Reconciliation and 2022

Speaker of the House Nancy Pelosi (D., Calif.) and Senate Majority Leader Chuck Schumer (D., N.Y.) speak to one another before the start of a news conference outside the U.S. Capitol in Washington, D.C., July 28, 2021. (Elizabeth Frantz/Reuters)

If the Democrats pass a large reconciliation bill, it will be in part because a lot of them believe that not passing one will damage them in the 2022 midterm elections. The theory is that failure will demoralize the party’s base and leave swing voters unimpressed. Two points of evidence in favor of this view: the 1994 and 2006 elections, when the party in control of the White House could not enact its top priority (a health-care and Social Security overhaul, respectively) and lost control of both the House and the Senate.

I wonder, though, if this lesson has been overlearned. Passing Obamacare does not seem to have stanched Democratic losses in the 2010 midterms. If COVID seems to be under control and the economy strong in the fall of 2022, will swing voters really be remembering that the reconciliation bill had to be pared back? And won’t base voters be motivated, as usual these days, by fear that the other side will gain power? If, on the other hand, COVID and the economy have made for an unhappy electorate, would passage of $4 trillion in new spending really help Democrats?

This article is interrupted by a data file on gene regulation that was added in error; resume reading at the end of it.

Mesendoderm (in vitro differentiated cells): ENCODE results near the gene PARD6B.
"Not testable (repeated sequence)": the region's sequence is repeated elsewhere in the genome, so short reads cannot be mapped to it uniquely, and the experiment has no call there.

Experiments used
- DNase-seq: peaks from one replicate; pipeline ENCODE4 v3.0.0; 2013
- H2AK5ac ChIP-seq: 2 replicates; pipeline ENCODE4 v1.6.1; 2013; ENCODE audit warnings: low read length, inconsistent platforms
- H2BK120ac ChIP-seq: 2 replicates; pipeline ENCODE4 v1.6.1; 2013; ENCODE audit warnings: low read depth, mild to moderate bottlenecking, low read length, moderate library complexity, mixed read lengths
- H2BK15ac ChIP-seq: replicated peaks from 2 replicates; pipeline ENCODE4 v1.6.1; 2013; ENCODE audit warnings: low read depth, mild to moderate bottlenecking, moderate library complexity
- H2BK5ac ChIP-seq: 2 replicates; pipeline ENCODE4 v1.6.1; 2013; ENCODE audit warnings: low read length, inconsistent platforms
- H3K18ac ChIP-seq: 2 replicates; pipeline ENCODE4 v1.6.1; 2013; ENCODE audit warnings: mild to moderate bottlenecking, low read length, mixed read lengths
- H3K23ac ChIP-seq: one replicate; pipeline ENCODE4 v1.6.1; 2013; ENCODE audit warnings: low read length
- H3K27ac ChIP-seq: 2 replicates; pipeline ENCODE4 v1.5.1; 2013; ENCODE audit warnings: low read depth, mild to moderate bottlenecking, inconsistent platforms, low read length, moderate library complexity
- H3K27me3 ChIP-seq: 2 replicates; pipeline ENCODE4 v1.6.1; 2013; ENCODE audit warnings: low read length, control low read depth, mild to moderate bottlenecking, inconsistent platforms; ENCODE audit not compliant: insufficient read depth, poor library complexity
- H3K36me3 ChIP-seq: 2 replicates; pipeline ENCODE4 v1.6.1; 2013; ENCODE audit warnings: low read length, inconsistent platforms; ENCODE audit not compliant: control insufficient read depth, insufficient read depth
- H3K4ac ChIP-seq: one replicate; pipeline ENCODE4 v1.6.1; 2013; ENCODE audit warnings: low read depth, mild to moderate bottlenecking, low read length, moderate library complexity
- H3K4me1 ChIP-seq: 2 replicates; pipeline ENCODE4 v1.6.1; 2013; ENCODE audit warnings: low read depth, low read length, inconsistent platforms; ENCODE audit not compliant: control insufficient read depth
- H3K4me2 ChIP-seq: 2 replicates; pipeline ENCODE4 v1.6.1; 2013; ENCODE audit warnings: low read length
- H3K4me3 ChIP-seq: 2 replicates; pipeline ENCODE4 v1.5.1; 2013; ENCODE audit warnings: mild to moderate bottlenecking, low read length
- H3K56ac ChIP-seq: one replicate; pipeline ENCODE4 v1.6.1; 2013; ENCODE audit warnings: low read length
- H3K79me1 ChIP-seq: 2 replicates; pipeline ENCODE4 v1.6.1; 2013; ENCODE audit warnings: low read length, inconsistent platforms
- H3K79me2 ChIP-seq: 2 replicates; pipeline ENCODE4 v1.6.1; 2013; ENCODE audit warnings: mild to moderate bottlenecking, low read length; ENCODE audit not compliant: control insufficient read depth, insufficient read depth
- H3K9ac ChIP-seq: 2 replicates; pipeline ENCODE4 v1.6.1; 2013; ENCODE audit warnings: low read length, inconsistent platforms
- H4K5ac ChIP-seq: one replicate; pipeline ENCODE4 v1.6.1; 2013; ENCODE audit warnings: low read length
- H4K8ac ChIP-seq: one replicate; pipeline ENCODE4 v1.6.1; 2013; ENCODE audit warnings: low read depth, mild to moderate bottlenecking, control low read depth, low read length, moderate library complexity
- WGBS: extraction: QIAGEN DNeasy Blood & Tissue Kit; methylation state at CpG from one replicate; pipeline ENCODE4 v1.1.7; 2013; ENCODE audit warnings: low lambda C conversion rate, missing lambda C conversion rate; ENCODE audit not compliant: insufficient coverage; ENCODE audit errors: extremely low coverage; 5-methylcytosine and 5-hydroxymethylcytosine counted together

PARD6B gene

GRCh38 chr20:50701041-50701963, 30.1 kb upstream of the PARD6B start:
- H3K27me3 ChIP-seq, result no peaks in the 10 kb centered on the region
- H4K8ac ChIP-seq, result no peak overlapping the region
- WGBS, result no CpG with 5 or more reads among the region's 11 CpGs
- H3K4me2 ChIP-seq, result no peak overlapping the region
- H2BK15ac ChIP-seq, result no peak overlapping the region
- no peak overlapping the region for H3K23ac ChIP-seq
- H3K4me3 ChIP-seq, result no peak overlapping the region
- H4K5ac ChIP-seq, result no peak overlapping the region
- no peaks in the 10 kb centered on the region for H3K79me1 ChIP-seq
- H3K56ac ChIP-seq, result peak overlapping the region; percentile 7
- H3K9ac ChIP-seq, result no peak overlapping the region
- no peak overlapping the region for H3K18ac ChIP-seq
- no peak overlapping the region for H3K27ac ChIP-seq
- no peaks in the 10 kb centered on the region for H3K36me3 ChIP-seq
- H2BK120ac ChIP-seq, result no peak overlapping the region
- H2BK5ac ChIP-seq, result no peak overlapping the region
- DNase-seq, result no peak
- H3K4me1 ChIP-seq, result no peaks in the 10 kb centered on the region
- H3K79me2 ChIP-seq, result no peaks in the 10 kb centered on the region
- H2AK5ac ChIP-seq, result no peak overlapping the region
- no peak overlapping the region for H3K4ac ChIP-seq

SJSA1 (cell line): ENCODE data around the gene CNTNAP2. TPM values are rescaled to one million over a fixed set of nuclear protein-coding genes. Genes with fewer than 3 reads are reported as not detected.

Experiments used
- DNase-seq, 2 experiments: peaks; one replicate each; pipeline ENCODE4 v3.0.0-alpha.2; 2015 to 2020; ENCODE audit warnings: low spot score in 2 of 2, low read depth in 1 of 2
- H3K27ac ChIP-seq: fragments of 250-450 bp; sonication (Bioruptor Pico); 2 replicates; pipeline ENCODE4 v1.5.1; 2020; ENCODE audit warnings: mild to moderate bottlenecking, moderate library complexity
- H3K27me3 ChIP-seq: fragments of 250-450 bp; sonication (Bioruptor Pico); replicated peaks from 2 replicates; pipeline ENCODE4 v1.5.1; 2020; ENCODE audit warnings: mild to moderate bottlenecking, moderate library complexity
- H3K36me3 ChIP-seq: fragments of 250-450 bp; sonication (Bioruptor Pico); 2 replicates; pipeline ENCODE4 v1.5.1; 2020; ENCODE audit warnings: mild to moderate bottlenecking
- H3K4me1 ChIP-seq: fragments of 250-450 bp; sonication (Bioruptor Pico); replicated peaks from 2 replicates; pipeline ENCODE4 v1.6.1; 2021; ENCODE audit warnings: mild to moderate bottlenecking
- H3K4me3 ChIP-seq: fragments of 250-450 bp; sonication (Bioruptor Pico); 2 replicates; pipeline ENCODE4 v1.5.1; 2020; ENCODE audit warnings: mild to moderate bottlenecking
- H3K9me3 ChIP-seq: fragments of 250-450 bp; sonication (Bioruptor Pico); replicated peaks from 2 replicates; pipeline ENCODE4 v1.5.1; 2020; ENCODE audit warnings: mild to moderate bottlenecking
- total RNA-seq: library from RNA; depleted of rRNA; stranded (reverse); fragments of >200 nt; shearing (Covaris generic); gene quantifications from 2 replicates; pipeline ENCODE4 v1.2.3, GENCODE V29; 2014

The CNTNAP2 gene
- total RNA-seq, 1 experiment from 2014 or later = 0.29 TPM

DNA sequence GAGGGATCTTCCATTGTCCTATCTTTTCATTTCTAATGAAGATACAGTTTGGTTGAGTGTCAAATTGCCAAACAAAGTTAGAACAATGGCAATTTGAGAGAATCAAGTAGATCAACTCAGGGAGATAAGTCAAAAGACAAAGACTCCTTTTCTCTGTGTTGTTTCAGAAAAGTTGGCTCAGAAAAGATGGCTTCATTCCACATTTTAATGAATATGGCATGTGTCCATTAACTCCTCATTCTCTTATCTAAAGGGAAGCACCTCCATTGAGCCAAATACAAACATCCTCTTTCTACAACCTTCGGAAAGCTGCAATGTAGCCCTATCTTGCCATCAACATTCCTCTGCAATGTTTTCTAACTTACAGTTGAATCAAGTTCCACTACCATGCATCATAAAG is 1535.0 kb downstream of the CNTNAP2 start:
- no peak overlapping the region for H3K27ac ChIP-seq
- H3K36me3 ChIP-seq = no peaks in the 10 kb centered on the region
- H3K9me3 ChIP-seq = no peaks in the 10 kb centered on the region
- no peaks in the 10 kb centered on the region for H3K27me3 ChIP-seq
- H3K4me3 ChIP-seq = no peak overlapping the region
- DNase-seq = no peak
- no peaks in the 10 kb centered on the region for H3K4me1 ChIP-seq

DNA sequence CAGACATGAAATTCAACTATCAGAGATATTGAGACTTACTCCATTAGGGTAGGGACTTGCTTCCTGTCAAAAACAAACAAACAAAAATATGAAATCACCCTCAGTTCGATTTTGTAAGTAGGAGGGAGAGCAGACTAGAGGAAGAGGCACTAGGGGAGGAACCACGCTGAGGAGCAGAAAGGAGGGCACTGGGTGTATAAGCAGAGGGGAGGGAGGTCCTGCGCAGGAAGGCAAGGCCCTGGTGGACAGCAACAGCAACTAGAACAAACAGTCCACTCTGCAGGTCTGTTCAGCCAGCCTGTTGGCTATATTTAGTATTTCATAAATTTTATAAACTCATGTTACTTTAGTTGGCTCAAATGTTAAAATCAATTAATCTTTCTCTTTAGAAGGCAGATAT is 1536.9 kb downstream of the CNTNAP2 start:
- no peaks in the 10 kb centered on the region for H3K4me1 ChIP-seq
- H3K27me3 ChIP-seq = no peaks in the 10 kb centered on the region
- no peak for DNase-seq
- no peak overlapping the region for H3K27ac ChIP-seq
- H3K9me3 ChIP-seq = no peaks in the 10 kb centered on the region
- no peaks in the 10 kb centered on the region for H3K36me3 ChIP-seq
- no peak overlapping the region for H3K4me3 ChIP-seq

Fear of failure is only part of what’s moving Democrats. Some of them expect to lose next year and want to get as much of the progressive wish list accomplished before then as possible. That view, whatever else one thinks of it, seems better grounded than the idea that Democrats can spend their way to a better election result.

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